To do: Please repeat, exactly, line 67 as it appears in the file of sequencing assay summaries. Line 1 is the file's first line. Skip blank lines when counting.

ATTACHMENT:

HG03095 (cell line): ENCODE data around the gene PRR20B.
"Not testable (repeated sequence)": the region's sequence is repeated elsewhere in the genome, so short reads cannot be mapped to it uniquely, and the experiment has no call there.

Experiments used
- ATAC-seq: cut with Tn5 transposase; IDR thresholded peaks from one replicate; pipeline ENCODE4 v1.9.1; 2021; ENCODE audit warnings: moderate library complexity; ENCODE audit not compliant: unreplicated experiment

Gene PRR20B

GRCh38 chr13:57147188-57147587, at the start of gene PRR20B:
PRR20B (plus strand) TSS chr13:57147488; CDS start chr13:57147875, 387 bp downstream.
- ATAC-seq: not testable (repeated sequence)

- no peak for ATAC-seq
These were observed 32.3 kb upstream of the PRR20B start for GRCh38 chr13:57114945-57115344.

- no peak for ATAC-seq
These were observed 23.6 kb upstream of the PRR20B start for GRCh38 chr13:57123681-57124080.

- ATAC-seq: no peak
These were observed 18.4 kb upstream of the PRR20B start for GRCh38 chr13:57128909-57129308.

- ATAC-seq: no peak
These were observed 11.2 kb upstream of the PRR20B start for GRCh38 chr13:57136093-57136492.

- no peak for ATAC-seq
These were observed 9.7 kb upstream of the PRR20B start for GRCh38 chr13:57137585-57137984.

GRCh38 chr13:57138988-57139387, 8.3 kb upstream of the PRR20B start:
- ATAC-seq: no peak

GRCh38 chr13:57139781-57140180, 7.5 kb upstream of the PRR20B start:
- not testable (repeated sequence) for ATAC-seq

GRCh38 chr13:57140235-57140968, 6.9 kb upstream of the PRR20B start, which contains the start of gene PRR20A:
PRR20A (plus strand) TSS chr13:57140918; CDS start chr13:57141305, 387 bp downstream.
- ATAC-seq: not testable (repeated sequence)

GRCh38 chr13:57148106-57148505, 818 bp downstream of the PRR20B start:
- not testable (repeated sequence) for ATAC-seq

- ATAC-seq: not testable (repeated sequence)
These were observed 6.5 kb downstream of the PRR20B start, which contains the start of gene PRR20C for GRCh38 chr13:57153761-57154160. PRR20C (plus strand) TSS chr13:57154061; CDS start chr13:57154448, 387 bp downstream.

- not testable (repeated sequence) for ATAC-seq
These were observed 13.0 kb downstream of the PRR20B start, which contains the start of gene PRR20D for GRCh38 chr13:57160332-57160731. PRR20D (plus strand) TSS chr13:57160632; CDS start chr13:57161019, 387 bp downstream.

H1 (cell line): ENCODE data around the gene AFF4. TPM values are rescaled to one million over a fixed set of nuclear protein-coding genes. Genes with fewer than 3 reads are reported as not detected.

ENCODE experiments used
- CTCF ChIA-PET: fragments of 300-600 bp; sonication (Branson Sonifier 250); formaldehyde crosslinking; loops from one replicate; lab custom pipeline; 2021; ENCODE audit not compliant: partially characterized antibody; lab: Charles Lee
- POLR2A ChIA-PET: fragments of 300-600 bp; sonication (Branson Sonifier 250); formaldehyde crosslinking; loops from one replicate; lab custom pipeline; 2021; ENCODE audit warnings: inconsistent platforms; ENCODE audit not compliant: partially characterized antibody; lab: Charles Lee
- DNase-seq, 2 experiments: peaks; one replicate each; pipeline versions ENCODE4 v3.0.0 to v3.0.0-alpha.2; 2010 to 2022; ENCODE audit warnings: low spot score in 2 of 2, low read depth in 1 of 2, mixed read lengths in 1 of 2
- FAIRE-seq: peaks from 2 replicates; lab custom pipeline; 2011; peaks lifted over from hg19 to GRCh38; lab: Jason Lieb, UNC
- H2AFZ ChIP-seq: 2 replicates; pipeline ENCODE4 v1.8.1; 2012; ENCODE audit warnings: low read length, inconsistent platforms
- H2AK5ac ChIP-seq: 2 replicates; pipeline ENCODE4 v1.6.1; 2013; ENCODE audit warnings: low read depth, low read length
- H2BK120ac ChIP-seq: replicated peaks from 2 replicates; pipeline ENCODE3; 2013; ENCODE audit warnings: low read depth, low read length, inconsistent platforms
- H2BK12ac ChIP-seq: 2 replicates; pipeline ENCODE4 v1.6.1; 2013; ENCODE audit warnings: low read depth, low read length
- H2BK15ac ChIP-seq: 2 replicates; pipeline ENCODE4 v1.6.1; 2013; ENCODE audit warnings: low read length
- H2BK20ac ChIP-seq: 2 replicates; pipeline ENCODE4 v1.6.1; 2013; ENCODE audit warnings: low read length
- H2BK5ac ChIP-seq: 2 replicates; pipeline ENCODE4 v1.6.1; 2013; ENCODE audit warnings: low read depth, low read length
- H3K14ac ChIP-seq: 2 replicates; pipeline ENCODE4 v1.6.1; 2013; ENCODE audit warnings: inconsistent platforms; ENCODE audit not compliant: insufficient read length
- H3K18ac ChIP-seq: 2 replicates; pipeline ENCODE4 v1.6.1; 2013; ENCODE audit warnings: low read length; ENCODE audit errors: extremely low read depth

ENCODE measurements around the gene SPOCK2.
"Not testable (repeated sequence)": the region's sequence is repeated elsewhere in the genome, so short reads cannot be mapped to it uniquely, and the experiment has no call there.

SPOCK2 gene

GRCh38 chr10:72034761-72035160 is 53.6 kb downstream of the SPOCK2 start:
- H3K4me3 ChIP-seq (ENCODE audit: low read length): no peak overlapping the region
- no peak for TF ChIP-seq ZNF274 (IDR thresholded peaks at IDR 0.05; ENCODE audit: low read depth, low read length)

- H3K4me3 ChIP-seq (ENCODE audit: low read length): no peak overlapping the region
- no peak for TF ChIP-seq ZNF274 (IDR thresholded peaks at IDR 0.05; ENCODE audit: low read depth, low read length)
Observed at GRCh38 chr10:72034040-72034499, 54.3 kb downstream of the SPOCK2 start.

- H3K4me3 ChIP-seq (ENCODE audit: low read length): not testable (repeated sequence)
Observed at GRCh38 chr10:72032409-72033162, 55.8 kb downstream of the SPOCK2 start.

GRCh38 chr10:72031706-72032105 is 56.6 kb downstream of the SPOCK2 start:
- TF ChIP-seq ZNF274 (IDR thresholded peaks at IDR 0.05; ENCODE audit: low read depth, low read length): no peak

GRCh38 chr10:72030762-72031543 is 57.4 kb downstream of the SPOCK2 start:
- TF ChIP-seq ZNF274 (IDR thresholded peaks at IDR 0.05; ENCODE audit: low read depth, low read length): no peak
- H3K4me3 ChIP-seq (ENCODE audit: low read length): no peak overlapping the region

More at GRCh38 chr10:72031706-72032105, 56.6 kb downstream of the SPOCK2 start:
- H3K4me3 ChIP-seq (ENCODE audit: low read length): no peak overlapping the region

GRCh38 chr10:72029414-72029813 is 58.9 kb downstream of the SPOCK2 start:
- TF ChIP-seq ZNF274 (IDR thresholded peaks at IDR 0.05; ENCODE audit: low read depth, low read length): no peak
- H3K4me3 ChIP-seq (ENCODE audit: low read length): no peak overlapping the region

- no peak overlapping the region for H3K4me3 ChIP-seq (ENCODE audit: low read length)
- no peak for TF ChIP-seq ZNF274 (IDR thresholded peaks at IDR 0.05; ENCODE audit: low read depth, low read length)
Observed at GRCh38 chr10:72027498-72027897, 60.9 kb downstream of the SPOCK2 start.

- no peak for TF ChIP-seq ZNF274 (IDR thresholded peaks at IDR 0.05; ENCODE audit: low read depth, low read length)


- H3K4me3 ChIP-seq (ENCODE audit: low read length): no peak overlapping the region